Supporters of the Haundenosaunee Right to Hunt have organized a series of family-friendly activities aimed at education and inclusion of community members for whom joining those at the barricade is not an option. The first activity was an opening on the day before the hunt started – Inviting peace and understanding: traditional opening and welcome to recognize the land and help us come together in a good way, led by Karl Dockstader, Oneida of the Thames Bear Clan. The Two Row Wampum beading workshop scheduled for the first day of the hunt was rained out. A powerful activity called The Blanket Exercise was held on the second day. This is a teaching tool developed by KAIROS to raise awareness and understanding of the Nation-to-Nation relationship between Indigenous and non-Indigenous peoples in Canada. It was facilitated by Donna Bomberry, Turtle Clan, Cayuga Nation, member of the Anglican Council of Indigenous Peoples, and Henriette Thompson, settler-ally, past KAIROS board member.

Historical facts from hundreds of years of genocidal policy against indigenous people here in Canada are read and symbolically enacted, using blankets spread on the ground to represent land. A group of about 24 indigenous and settler people did this together on Sunday, including a man who lived down the road. Niagara Regional Police permission had been obtained to carry out this exercise in front of the barricade but the Ministry staff on shift refused to allow it, citing “safety”. So we moved to a grassy area that is part of vinyard private property. The anti-hunt protestors called in complaints. We were not removed and completed the exercise but it was very powerful to experience these attempts to limit our use of these tiny parcels of land while carrying out the Blanket Exercise.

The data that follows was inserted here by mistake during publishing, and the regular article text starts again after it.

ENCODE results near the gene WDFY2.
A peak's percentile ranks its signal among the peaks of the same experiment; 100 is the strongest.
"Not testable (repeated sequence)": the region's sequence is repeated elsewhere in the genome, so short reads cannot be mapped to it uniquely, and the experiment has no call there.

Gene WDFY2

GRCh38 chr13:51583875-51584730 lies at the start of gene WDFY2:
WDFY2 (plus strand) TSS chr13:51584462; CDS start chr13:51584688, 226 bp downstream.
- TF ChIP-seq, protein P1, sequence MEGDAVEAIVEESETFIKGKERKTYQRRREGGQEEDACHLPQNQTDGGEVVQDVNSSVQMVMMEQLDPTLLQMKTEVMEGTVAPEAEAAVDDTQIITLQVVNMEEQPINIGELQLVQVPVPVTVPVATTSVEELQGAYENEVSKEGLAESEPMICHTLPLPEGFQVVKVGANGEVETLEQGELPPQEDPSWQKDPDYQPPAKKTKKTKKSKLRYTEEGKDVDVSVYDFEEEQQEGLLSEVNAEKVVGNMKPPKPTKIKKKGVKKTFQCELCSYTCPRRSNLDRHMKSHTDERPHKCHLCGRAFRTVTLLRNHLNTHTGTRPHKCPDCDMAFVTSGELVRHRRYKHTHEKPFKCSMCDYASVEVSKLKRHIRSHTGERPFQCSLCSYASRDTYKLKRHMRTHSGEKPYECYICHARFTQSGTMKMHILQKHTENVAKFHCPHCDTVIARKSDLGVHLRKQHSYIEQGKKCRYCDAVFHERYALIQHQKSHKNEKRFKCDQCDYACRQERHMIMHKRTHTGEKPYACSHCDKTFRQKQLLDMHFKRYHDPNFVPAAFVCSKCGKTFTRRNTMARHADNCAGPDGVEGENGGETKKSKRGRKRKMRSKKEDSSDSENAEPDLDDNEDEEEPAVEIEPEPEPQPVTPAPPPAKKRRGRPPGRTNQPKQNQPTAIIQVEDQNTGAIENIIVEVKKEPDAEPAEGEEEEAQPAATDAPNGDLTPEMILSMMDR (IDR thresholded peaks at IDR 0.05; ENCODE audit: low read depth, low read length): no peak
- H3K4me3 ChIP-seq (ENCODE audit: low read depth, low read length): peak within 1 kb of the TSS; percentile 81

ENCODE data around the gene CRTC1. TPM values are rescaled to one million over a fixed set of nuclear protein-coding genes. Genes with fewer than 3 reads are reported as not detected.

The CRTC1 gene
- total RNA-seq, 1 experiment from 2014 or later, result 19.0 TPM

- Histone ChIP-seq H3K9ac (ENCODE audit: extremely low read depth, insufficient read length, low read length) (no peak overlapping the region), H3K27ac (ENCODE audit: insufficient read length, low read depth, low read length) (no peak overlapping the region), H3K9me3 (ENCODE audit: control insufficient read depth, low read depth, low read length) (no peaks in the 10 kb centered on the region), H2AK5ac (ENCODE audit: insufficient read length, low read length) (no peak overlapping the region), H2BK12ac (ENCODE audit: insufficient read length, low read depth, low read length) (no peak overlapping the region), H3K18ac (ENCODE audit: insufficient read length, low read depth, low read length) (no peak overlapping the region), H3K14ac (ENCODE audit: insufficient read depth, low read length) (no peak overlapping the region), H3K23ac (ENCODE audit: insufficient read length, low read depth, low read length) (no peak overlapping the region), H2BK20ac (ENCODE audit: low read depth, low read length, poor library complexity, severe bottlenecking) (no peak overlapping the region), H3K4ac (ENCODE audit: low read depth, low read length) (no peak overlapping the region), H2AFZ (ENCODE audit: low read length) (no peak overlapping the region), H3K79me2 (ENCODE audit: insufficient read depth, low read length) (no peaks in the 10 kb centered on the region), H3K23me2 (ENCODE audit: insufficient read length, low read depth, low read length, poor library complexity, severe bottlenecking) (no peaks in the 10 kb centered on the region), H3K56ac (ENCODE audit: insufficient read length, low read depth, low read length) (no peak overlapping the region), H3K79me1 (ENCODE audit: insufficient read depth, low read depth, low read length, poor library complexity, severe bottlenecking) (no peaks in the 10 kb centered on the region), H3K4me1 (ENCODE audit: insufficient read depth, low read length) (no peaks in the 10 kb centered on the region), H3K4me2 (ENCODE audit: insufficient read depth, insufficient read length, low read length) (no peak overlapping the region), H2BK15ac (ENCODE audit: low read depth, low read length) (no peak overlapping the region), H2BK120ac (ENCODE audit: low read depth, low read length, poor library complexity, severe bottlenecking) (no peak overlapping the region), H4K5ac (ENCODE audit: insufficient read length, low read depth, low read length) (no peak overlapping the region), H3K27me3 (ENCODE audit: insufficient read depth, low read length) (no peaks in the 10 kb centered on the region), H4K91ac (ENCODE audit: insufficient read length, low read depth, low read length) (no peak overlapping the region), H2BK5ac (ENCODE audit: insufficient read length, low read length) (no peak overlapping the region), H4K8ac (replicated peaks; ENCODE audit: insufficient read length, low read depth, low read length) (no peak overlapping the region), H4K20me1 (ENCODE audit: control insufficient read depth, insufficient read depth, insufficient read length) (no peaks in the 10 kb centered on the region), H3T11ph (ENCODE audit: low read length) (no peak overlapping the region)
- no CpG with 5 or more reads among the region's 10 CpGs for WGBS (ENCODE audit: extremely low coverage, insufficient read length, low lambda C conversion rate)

In addition to attending these afternoon events, I have also been at the barricades for the hunter morning entry and late afternoon exit where they face many anti-hunt protestors. While I stood there on occasion in 2013 and 2015, I have stepped up my involvement this year. I am committed to peacework. I believe the phrase, you must be the change you want to see. I believe that hate begets hate. It’s taken me a long time to have stability of calm mind in the face of hatred and even now I recognize I can still be thrown off centre easily, so I follow the strategy of mostly non-engagement with the anti-hunt protestors. I am working towards greater dialogue.

Many years ago I was part of a women’s drum circle, Winds of Change, and we experienced controversy because some of us were non-native. I am an artist, and in a performance called Song For A Blue Moon performed in 2004, a section was about a fishing rights conflict in New Brunswick and I sang, Singing the songs is my promise. That promise was to use the privilege of singing the songs for political change. It is my great joy to sing the songs I learned in a healing circle so long ago at these barricades, to experience the incredible strength of singing and drumming beside the anti-hunt people engaged in hatred, racism and confrontation.